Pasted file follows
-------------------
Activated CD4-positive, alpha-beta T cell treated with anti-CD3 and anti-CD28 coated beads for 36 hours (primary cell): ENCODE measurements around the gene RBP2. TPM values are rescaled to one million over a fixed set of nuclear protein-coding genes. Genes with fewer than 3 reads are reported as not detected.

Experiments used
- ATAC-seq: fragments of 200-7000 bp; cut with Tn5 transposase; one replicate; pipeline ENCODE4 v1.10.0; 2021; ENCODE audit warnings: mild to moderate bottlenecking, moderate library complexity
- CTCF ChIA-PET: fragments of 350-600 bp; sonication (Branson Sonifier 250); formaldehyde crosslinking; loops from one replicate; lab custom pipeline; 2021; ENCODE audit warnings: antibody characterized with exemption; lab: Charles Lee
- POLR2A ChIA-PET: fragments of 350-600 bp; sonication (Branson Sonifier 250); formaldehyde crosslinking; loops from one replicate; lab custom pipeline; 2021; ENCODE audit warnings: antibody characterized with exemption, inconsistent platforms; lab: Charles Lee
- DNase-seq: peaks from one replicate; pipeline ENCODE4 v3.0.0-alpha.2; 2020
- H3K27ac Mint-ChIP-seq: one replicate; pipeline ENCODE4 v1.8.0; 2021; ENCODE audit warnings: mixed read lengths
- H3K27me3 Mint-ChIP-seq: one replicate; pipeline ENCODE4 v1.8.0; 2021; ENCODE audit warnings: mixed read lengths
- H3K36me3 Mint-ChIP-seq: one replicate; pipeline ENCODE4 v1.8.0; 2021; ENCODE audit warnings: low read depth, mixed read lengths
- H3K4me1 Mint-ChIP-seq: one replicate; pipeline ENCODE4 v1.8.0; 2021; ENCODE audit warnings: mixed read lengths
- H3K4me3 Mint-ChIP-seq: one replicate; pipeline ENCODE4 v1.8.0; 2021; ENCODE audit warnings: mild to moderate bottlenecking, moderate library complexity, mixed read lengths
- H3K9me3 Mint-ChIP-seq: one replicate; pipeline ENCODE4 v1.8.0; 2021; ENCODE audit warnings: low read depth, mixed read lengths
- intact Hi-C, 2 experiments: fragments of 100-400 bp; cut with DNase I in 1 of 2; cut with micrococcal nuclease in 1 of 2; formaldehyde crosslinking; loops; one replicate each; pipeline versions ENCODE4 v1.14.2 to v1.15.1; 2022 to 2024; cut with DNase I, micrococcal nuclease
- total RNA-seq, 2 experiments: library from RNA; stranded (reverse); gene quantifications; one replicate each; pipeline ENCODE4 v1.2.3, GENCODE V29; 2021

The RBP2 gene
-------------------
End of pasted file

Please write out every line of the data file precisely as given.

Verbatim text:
Activated CD4-positive, alpha-beta T cell treated with anti-CD3 and anti-CD28 coated beads for 36 hours (primary cell): ENCODE measurements around the gene RBP2. TPM values are rescaled to one million over a fixed set of nuclear protein-coding genes. Genes with fewer than 3 reads are reported as not detected.

Experiments used
- ATAC-seq: fragments of 200-7000 bp; cut with Tn5 transposase; one replicate; pipeline ENCODE4 v1.10.0; 2021; ENCODE audit warnings: mild to moderate bottlenecking, moderate library complexity
- CTCF ChIA-PET: fragments of 350-600 bp; sonication (Branson Sonifier 250); formaldehyde crosslinking; loops from one replicate; lab custom pipeline; 2021; ENCODE audit warnings: antibody characterized with exemption; lab: Charles Lee
- POLR2A ChIA-PET: fragments of 350-600 bp; sonication (Branson Sonifier 250); formaldehyde crosslinking; loops from one replicate; lab custom pipeline; 2021; ENCODE audit warnings: antibody characterized with exemption, inconsistent platforms; lab: Charles Lee
- DNase-seq: peaks from one replicate; pipeline ENCODE4 v3.0.0-alpha.2; 2020
- H3K27ac Mint-ChIP-seq: one replicate; pipeline ENCODE4 v1.8.0; 2021; ENCODE audit warnings: mixed read lengths
- H3K27me3 Mint-ChIP-seq: one replicate; pipeline ENCODE4 v1.8.0; 2021; ENCODE audit warnings: mixed read lengths
- H3K36me3 Mint-ChIP-seq: one replicate; pipeline ENCODE4 v1.8.0; 2021; ENCODE audit warnings: low read depth, mixed read lengths
- H3K4me1 Mint-ChIP-seq: one replicate; pipeline ENCODE4 v1.8.0; 2021; ENCODE audit warnings: mixed read lengths
- H3K4me3 Mint-ChIP-seq: one replicate; pipeline ENCODE4 v1.8.0; 2021; ENCODE audit warnings: mild to moderate bottlenecking, moderate library complexity, mixed read lengths
- H3K9me3 Mint-ChIP-seq: one replicate; pipeline ENCODE4 v1.8.0; 2021; ENCODE audit warnings: low read depth, mixed read lengths
- intact Hi-C, 2 experiments: fragments of 100-400 bp; cut with DNase I in 1 of 2; cut with micrococcal nuclease in 1 of 2; formaldehyde crosslinking; loops; one replicate each; pipeline versions ENCODE4 v1.14.2 to v1.15.1; 2022 to 2024; cut with DNase I, micrococcal nuclease
- total RNA-seq, 2 experiments: library from RNA; stranded (reverse); gene quantifications; one replicate each; pipeline ENCODE4 v1.2.3, GENCODE V29; 2021

The RBP2 gene